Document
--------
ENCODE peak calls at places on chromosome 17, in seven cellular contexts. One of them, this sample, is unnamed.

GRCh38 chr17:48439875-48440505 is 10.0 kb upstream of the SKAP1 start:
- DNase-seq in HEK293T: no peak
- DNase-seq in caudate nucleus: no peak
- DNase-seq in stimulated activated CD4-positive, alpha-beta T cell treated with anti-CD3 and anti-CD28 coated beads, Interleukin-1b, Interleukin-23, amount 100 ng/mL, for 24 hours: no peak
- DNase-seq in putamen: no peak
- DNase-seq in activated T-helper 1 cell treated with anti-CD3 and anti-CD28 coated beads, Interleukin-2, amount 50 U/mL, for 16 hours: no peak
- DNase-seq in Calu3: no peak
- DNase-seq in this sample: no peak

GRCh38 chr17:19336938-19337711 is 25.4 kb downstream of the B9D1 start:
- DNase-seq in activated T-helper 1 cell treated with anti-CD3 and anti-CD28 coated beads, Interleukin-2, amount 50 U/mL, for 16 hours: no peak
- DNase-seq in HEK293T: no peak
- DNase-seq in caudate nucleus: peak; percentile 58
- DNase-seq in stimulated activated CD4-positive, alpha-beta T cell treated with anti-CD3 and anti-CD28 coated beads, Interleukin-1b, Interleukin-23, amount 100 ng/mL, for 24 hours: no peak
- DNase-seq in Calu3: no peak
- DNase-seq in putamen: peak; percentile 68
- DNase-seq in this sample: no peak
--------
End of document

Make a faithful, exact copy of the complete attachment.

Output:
ENCODE peak calls at places on chromosome 17, in seven cellular contexts. One of them, this sample, is unnamed.

GRCh38 chr17:48439875-48440505 is 10.0 kb upstream of the SKAP1 start:
- DNase-seq in HEK293T: no peak
- DNase-seq in caudate nucleus: no peak
- DNase-seq in stimulated activated CD4-positive, alpha-beta T cell treated with anti-CD3 and anti-CD28 coated beads, Interleukin-1b, Interleukin-23, amount 100 ng/mL, for 24 hours: no peak
- DNase-seq in putamen: no peak
- DNase-seq in activated T-helper 1 cell treated with anti-CD3 and anti-CD28 coated beads, Interleukin-2, amount 50 U/mL, for 16 hours: no peak
- DNase-seq in Calu3: no peak
- DNase-seq in this sample: no peak

GRCh38 chr17:19336938-19337711 is 25.4 kb downstream of the B9D1 start:
- DNase-seq in activated T-helper 1 cell treated with anti-CD3 and anti-CD28 coated beads, Interleukin-2, amount 50 U/mL, for 16 hours: no peak
- DNase-seq in HEK293T: no peak
- DNase-seq in caudate nucleus: peak; percentile 58
- DNase-seq in stimulated activated CD4-positive, alpha-beta T cell treated with anti-CD3 and anti-CD28 coated beads, Interleukin-1b, Interleukin-23, amount 100 ng/mL, for 24 hours: no peak
- DNase-seq in Calu3: no peak
- DNase-seq in putamen: peak; percentile 68
- DNase-seq in this sample: no peak